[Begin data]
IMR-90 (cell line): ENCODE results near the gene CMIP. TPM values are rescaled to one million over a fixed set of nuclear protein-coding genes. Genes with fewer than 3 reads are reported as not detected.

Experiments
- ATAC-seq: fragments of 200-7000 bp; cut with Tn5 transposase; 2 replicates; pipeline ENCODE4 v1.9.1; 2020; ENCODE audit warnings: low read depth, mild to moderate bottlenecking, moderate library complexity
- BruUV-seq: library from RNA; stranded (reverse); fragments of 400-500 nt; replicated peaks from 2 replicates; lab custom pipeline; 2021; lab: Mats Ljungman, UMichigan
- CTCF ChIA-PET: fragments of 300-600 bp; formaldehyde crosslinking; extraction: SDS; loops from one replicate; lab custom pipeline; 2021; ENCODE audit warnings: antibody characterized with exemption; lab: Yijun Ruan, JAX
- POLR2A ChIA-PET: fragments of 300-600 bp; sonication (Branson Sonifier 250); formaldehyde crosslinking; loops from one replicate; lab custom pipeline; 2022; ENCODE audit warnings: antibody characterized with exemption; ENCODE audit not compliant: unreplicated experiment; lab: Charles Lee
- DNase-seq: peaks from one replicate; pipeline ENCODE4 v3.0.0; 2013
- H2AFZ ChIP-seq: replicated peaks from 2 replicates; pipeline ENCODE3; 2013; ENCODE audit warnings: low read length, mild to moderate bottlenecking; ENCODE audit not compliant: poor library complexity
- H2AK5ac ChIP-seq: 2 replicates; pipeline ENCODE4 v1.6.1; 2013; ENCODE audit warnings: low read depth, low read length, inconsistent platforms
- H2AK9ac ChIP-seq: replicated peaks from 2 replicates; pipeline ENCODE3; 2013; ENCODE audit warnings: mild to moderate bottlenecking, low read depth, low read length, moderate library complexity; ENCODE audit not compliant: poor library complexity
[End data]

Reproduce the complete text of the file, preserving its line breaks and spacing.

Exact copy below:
IMR-90 (cell line): ENCODE results near the gene CMIP. TPM values are rescaled to one million over a fixed set of nuclear protein-coding genes. Genes with fewer than 3 reads are reported as not detected.

Experiments
- ATAC-seq: fragments of 200-7000 bp; cut with Tn5 transposase; 2 replicates; pipeline ENCODE4 v1.9.1; 2020; ENCODE audit warnings: low read depth, mild to moderate bottlenecking, moderate library complexity
- BruUV-seq: library from RNA; stranded (reverse); fragments of 400-500 nt; replicated peaks from 2 replicates; lab custom pipeline; 2021; lab: Mats Ljungman, UMichigan
- CTCF ChIA-PET: fragments of 300-600 bp; formaldehyde crosslinking; extraction: SDS; loops from one replicate; lab custom pipeline; 2021; ENCODE audit warnings: antibody characterized with exemption; lab: Yijun Ruan, JAX
- POLR2A ChIA-PET: fragments of 300-600 bp; sonication (Branson Sonifier 250); formaldehyde crosslinking; loops from one replicate; lab custom pipeline; 2022; ENCODE audit warnings: antibody characterized with exemption; ENCODE audit not compliant: unreplicated experiment; lab: Charles Lee
- DNase-seq: peaks from one replicate; pipeline ENCODE4 v3.0.0; 2013
- H2AFZ ChIP-seq: replicated peaks from 2 replicates; pipeline ENCODE3; 2013; ENCODE audit warnings: low read length, mild to moderate bottlenecking; ENCODE audit not compliant: poor library complexity
- H2AK5ac ChIP-seq: 2 replicates; pipeline ENCODE4 v1.6.1; 2013; ENCODE audit warnings: low read depth, low read length, inconsistent platforms
- H2AK9ac ChIP-seq: replicated peaks from 2 replicates; pipeline ENCODE3; 2013; ENCODE audit warnings: mild to moderate bottlenecking, low read depth, low read length, moderate library complexity; ENCODE audit not compliant: poor library complexity